Celebrating a rainbow baby on Mother's Day can bring mixed emotions

"It’s definitely hard to talk about him, but it also would have been harder not talking about him.”

Jocelyn Bennett 6 minute read May 7, 2022

On Sunday, Rustee Tosh celebrates her first Mother’s Day with her rainbow baby, Ellie Mae. This will be her fourth Mother’s Day as a mom.

“It’ll be extra special, just being a mom for three years and then this one being the first one where I actually have my baby with me and able to celebrate,” she said.

A sign of renewal and hope, the first healthy baby born after the loss of an infant has come to be known as a rainbow baby — likened to the rainbow that appears in the sky after a storm.

Eight-month-old Ellie is now six months older than Henry was when Tosh and her husband Alex said goodbye to him in 2019.

Rustee Tosh plays with her rainbow baby Ellie Mae on May 3, 2022 in the nursery that was originally made for her first born, Henry, who never made it home from the hospital. “We had her and since then, it’s just been so great. We’re so happy. But also really sad at the same time. It’s super hard to know, well Henry should be here,” says Rustee. Michelle Berg / Saskatoon StarPhoenix

Henry was born with a heart problem and had to be sent to Edmonton for surgery. After two months and four surgeries, he contracted an infection and died in hospital.

“He just tried so hard to stay with us,” Tosh said.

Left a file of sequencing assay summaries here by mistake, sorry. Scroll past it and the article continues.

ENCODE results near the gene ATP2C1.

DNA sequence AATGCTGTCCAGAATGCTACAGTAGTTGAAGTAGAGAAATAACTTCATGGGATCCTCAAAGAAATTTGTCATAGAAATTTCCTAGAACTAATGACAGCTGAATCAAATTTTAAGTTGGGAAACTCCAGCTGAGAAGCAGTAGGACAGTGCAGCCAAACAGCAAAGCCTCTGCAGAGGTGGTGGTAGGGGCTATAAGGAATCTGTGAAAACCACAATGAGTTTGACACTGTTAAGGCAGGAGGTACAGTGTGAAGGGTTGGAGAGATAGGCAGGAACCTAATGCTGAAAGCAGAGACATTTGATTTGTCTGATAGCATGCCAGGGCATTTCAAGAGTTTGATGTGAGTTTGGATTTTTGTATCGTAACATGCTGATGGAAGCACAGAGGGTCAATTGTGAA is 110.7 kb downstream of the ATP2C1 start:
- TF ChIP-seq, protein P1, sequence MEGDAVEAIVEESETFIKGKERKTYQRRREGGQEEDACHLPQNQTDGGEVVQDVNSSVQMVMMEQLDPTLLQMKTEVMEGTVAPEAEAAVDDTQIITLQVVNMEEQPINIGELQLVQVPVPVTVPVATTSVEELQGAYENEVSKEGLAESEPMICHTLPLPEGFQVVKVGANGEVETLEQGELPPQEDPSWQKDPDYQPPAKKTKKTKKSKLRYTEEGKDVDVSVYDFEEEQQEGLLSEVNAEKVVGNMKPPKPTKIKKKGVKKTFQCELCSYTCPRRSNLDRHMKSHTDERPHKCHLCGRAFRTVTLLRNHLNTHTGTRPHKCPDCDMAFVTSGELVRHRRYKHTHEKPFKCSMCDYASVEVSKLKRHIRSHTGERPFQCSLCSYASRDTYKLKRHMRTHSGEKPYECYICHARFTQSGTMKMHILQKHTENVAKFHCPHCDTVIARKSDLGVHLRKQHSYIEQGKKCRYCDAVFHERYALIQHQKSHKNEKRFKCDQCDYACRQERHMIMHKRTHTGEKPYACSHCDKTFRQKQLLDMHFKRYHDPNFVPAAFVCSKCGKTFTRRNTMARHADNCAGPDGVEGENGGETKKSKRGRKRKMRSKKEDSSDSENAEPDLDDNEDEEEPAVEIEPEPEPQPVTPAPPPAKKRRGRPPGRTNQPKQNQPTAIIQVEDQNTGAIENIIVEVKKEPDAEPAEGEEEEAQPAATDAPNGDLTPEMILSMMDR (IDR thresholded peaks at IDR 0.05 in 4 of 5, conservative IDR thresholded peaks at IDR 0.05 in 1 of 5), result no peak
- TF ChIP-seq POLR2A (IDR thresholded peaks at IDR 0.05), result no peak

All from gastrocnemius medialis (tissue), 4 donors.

Mother’s Day is a day to recognize and honour all mothers, including those who have lost their babies.

“Our lost moms are definitely still moms. And these holidays can be hard on them,” said Amy Killick, a bereavement companion with Empty Arms Perinatal Loss Support Services.

Tosh said she and Alex have had a lot of support from loved ones, especially around this time of year.

“I have such a good support system around me of family and friends that make sure to celebrate Mother’s Day with me ever since I had Henry,” she said.

Last Mother’s Day, when Tosh was pregnant with Ellie, she had mixed emotions.

“I felt pretty happy. I was looking forward to her being here. But … it’s always sad to know that Henry’s not here with us.”

Rustee Tosh holds her eight-month-old daughter Ellie Mae and a photo of her first born son Henry who died in hospital on March 10, 2019 from an infection, after undergoing four open-heart surgeries, before they could ever bring him home. “We’re so happy. But also really sad at the same time. He’d be three years old and he’d be a good big brother. She hits milestones and we think about how Henry never got to experience those. So that’s hard,” says Rustee. Michelle Berg / Saskatoon StarPhoenix

After a rainbow baby comes, Killick said it’s helpful for loved ones to remember the lost baby. The new baby is not a replacement, she said.

“Welcoming the new baby and still honouring the little one who passed is really important … They’re very much a part of the family, even though they’re not physically with us.”

Tosh said she shares her story with others because she finds talking about Henry keeps his spirit alive.

“This was a thing that we went through and that he went through, and he was here and he mattered. It’s definitely hard to talk about him, but it also would have been harder not talking about him,” she said.